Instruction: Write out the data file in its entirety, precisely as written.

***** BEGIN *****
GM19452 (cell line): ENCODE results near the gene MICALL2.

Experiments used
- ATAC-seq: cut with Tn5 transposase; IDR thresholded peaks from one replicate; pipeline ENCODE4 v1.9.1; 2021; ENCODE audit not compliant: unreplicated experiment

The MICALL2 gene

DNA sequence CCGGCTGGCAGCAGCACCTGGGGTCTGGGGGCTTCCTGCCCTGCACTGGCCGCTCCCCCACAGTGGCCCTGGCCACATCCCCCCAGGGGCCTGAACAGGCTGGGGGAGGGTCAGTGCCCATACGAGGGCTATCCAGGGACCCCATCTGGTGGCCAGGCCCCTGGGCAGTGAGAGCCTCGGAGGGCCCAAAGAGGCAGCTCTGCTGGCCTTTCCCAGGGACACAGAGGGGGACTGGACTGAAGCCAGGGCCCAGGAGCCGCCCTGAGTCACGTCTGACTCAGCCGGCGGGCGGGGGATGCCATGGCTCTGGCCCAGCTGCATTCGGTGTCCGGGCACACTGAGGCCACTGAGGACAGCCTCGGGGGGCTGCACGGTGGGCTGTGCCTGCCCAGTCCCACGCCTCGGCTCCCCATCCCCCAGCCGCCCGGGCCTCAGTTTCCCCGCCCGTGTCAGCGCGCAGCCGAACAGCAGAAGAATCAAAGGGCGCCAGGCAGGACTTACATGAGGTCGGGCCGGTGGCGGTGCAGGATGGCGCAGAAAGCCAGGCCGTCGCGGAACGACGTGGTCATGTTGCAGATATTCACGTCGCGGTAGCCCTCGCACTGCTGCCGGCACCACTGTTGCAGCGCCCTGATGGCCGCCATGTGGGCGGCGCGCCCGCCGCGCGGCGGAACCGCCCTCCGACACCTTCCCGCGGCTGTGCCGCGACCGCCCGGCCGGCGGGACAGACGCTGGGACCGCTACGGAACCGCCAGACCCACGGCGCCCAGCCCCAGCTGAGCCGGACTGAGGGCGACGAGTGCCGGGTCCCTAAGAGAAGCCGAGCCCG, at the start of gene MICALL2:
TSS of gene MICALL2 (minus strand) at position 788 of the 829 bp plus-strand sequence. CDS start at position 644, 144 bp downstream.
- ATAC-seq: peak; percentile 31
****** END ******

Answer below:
GM19452 (cell line): ENCODE results near the gene MICALL2.

Experiments used
- ATAC-seq: cut with Tn5 transposase; IDR thresholded peaks from one replicate; pipeline ENCODE4 v1.9.1; 2021; ENCODE audit not compliant: unreplicated experiment

The MICALL2 gene

DNA sequence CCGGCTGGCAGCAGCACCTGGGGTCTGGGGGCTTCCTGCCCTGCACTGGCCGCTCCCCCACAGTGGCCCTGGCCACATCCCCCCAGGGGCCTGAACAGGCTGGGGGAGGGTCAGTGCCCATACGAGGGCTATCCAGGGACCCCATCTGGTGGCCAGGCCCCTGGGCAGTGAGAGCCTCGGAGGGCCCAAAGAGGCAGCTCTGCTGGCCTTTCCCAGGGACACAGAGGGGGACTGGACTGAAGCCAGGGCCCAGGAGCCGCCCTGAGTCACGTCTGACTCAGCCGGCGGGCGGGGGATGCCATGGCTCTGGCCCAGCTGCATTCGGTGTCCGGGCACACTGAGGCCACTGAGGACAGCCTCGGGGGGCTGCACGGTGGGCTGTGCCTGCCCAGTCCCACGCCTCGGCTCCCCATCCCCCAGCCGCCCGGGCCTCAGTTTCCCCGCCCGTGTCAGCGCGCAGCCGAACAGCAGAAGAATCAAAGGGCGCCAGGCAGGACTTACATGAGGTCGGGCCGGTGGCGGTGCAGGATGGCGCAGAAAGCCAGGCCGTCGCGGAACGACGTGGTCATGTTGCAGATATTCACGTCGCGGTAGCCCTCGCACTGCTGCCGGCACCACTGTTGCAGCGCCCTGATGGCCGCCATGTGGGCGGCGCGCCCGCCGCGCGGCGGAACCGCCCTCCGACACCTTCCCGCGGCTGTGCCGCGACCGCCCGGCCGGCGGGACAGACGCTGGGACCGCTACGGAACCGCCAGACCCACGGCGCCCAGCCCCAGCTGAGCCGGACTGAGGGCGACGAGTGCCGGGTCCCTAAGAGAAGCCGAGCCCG, at the start of gene MICALL2:
TSS of gene MICALL2 (minus strand) at position 788 of the 829 bp plus-strand sequence. CDS start at position 644, 144 bp downstream.
- ATAC-seq: peak; percentile 31